Expression profiling by high throughput sequencing Genome binding/occupancy profiling by high throughput sequencing
Adaptation of the islet β-cell insulin secretory response to changing insulin demand is critical for blood glucose homeostasis, yet the mechanisms underlying this adaptation are unknown. Here, we show that nutrient cues adapt insulin secretion by modulating chromatin state and transcription of genes regulating β-cell nutrient sensing and metabolism. Feeding stimulates histone acetylation at sites occupied by the chromatin-modifying enzyme Lsd1 in islets. We demonstrate that β-cell-specific deletion of Lsd1 leads to insulin hypersecretion, aberrant expression of nutrient response genes, and histone hyperacetylation, features we also observed in the db/db model of chronically increased insulin demand. Moreover, genetic variants associated with fasting glucose levels and type 2 diabetes risk are enriched at LSD1-bound sites in human islets, suggesting interindividual variation in β-cell functional adaptation in humans. These findings reveal nutrient state-dependent modulation of the islet epigenome and identify Lsd1 as a regulator of feeding-stimulated chromatin modification and adaptive insulin secretion.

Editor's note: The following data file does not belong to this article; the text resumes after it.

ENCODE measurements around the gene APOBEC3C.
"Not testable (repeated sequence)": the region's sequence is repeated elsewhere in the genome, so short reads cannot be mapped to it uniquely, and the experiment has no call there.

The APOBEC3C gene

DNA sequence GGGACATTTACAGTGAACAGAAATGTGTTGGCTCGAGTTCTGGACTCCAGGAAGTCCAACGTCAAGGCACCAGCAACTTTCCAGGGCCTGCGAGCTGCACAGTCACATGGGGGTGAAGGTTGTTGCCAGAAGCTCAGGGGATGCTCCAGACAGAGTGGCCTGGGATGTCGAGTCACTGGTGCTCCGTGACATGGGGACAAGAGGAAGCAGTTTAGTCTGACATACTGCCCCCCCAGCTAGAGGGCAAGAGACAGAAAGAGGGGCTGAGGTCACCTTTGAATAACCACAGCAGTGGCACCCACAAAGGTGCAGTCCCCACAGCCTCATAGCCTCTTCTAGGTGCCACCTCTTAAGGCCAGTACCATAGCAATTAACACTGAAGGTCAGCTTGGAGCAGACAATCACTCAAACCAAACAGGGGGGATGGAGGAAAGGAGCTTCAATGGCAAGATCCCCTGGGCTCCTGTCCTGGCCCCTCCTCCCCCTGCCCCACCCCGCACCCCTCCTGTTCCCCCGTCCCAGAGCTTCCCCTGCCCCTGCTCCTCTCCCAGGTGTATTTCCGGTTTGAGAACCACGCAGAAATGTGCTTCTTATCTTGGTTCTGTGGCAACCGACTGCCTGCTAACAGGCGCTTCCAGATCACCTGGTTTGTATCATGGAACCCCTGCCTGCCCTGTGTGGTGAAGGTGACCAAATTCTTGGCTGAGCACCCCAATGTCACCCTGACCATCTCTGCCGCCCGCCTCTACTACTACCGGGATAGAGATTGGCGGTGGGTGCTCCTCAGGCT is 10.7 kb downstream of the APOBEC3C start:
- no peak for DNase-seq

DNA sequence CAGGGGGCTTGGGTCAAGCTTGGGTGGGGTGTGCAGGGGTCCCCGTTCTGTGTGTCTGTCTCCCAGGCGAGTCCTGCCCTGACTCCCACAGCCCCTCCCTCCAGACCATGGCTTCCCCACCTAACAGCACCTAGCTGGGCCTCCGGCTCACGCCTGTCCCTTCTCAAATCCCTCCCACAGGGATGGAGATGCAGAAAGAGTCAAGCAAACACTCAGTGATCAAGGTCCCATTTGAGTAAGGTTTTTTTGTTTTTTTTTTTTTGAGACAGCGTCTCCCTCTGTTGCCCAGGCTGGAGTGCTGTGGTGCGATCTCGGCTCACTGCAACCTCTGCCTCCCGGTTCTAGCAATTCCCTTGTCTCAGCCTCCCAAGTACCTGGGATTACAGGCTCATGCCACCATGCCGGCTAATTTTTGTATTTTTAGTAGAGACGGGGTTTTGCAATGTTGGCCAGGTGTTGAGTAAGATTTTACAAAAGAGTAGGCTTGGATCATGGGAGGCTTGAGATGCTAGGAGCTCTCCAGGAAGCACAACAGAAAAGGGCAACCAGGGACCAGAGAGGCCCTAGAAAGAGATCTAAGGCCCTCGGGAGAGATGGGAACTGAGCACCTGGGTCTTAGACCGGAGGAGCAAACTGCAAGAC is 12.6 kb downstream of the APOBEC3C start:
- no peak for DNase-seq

Human or mouse pancreatic islets were assessed for genomewide enrichment of H3K27ac under different conditions or for binding by the histone demethylase Lsd1 using ChIP-seq. mRNA-seq was used to assess transcriptional changes in islets under different nutrient states or following inactivation of the histone demethylase Lsd1.